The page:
In “That Summer,” Jennifer Weiner returns to her beloved Cape to share the tale of two Dianas, who each in her own way have had her life’s ambitions destroyed by one man. The difference is that one Diana has her life destroyed—almost—when she is fifteen while the other Diana is seduced into choosing a life of postponed dreams and belittled ambitions.
When Daisy (formerly known as Diana) Shoemaker gets a series of emails by mistake—her email address is one punctuation mark different from the intended recipient—she is amused and enjoys getting a glimpse into the life of a woman who seems so different from her. Daisy got married with a year remaining of college, and she spent the next decade and a half devoted to her husband and her daughter. She kept their beautiful house immaculate, cooked elaborate meals, entertained her husband’s business partners and friends. She has a small business teaching cooking, but any ambitions she had nourished withered from her husband’s indifference. She doted on her daughter until her daughter no longer wanted to be doted upon, and then she completely failed to understand her daughter’s unorthodox hobbies and independent nature.
When Diana of the misaddressed emails apologizes and offers to meet Daisy in New York for a drink, Daisy is thrilled. She imagines the single, businesswoman Diana as worldly, independent, successful, and the anthesis of everything Daisy is. We eventually learn that Diana has gone to incredible lengths to meet Daisy and form a relationship with her. Weiner slowly coaxes out the details and takes us from the past to the present and then back to the past to fill in the story. We learn, in a carefully wrought narrative that alternates from Diana to Daisy’s point of view, about the family of each and how those relationships influenced and propelled each girl on their quite different paths to womanhood. Weiner also, to a lesser extent, shares the story from Daisy’s daughter, Beatrice’s point of view, and once only from Hal, Daisy’s husband’s point of view.
Because Weiner and her family spend so much time on the Cape, that setting becomes real to us as well. We can picture the brilliant water and the bright blue cloudless skies, and we can smell the salt of the briny water and feel the sand under our feet as Diana walks around her cottage. And because of Weiner’s impressive writing chops, we are bereft when Diana loses her rescue dog many years after she adopted him and when he was an old, old dog, just as our mouths water when Weiner describes the food both at the restaurant on the Cape where Diana works and in Daisy’s own kitchen.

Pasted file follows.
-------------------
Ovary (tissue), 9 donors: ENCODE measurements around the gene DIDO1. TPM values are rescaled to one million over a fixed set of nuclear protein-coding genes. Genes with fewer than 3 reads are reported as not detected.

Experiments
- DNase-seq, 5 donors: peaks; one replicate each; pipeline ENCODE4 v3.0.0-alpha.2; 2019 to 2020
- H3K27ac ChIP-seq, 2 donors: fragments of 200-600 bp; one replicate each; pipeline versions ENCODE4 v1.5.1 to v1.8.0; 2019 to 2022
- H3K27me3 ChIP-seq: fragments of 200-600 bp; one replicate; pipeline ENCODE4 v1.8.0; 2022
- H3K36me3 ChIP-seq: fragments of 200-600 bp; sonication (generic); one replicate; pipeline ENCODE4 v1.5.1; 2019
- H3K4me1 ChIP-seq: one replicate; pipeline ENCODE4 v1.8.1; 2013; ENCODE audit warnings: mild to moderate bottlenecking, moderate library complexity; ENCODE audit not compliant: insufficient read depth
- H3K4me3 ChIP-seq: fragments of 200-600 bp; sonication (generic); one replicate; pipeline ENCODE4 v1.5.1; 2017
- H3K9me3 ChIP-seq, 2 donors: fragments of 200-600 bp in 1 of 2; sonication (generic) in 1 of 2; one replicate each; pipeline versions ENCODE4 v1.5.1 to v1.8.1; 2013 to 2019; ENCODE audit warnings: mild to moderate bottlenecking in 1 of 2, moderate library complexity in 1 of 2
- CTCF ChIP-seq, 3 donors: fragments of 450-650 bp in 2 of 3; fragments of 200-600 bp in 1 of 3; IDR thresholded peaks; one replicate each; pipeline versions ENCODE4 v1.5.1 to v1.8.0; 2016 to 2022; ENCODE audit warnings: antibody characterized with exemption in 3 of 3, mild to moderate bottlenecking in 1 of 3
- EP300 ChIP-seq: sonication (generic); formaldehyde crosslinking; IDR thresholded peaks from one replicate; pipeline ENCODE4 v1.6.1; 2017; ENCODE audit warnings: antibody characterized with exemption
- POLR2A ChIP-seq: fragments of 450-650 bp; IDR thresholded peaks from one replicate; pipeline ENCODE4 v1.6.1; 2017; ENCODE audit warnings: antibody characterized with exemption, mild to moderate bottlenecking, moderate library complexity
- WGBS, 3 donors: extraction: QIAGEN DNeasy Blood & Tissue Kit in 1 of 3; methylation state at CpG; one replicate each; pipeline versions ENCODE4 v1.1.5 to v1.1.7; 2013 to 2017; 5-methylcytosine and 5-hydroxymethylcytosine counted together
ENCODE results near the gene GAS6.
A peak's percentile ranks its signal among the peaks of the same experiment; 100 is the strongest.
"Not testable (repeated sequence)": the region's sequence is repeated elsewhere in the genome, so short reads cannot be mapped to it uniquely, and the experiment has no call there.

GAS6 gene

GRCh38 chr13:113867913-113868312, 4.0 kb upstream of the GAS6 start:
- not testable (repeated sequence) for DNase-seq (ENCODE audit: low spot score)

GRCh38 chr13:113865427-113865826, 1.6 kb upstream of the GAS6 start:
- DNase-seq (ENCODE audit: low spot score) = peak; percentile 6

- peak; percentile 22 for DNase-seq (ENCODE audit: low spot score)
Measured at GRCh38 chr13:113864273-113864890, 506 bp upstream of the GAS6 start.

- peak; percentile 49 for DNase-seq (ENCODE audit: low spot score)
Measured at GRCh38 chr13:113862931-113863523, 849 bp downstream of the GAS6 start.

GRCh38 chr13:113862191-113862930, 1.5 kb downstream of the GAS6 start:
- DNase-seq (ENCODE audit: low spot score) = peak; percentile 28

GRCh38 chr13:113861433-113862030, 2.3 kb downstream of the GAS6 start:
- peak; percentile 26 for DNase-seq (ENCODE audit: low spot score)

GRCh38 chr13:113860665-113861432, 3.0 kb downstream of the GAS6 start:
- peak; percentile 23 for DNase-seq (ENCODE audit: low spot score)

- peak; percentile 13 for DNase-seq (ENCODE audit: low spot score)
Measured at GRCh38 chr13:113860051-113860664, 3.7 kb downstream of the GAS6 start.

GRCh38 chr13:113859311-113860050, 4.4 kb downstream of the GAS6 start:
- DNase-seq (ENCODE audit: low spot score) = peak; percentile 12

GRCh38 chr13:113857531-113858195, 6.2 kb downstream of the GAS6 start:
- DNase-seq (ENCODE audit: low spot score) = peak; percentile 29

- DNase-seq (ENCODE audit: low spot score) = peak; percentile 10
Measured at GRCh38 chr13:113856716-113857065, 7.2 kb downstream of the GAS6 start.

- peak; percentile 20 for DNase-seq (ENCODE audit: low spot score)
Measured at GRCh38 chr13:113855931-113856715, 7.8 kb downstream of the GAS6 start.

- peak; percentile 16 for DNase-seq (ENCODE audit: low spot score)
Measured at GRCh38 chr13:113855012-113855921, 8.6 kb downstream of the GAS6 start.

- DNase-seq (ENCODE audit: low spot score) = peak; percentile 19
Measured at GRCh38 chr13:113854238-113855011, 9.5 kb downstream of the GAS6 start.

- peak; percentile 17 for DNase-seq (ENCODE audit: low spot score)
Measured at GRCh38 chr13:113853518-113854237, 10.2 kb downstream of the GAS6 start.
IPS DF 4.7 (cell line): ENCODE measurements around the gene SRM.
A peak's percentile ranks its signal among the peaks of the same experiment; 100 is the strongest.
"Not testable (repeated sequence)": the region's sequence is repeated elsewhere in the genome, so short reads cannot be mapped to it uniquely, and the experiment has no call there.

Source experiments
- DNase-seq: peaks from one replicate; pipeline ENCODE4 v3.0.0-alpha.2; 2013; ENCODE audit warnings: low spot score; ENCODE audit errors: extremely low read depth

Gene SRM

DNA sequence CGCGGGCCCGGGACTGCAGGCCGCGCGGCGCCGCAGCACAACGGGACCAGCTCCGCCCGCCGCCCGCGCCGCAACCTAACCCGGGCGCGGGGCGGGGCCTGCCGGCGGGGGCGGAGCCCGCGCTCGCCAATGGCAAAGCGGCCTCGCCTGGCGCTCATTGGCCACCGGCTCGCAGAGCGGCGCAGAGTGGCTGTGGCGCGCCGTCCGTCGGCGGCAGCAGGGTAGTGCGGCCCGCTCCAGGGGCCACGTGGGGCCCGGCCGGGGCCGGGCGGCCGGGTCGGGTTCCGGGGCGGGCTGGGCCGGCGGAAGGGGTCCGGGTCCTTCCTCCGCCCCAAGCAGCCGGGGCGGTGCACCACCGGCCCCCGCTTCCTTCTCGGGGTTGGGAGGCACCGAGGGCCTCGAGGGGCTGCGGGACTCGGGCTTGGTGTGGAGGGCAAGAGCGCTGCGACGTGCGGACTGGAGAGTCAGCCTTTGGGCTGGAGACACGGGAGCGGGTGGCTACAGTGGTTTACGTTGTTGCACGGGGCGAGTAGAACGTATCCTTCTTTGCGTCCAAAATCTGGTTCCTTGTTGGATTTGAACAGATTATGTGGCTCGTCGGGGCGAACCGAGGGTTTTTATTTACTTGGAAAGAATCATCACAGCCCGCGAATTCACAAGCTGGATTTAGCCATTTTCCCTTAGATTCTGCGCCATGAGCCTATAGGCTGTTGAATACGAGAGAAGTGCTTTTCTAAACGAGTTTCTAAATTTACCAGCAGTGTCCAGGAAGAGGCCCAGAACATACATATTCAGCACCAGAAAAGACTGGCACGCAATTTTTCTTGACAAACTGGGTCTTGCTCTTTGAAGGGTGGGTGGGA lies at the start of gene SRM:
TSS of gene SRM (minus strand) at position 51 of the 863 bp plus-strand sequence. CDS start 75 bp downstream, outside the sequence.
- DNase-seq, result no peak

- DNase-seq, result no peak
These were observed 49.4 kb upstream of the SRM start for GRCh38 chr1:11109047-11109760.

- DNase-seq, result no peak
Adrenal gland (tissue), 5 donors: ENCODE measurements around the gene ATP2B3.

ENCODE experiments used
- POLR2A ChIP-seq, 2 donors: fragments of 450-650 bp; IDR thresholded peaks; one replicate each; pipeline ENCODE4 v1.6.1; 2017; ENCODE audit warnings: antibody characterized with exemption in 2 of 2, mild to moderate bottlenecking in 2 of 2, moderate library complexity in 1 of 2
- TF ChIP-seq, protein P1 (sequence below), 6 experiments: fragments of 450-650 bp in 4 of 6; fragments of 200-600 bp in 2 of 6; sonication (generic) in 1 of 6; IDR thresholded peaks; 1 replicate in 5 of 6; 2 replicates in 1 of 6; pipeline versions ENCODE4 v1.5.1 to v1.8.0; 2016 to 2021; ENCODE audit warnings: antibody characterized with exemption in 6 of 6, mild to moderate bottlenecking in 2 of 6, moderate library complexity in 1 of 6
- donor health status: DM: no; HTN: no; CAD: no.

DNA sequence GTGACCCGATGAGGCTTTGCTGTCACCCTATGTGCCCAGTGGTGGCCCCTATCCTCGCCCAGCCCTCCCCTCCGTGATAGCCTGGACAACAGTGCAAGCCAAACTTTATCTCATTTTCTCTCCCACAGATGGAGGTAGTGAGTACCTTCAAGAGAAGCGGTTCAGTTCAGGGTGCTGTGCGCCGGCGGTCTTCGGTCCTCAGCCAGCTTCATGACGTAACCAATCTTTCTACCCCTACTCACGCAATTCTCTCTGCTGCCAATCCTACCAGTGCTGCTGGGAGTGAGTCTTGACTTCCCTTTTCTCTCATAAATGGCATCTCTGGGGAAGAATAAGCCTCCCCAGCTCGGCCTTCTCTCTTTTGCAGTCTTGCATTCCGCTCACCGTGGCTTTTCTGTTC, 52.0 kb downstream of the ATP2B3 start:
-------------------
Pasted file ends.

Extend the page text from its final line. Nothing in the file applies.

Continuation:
Women who must overcome emotional hardship and become strong in their own right, a fabulous setting on the beach, delicious meals, and a wonderful friendship all serve to make this a book that is engrossing and touching. Weiner treats both Dianas almost tenderly as she shares their troubled tales. Weiner doesn’t shy away from politics, and she’s not afraid to point out that someone on the US Supreme Court was accused of drunkenly raping someone, and in spite of the credible accusation, was seated on the bench of the highest court in the land. Who felt the fallout from the accusation? The female accuser, of course, because that’s how it usually works in our (in)justice system. And while the story is about #MeToo, it’s also about protecting the next generation of women and empowering them. It’s about sharing and supporting each other, and it’s also, maybe, about forgiveness. The ending is such that we don’t know what Daisy will do, and we are content with that, perhaps because we know that whatever decision Daisy makes will be the right one for her and her daughter.
While this is certainly—thanks to the Cape setting—a beach read, it is not a lighthearted novel. It’s about violence and cruelty and the harsh reality that a life of privilege often means a life in which wrongs are not righted. And perhaps the ultimate cruelty of fate is that on the eve of the novel’s release, Jennifer Weiner’s beloved mother passed away. Even her short passage sharing the news of her mother’s passing is lovely.
“Frances Frumin Weiner, 77, died peacefully this morning at her home in Connecticut. She leaves her wife, Clair, their dog, Lincoln, four children, six grandchildren, three containers of sour cream, each half full, fourteen pairs of activity-specific sneakers, and a copy of the New York Times, open and folded to the crossword puzzle. I love you, Mom.”
Please note: This review was first posted on Bookreporter.com.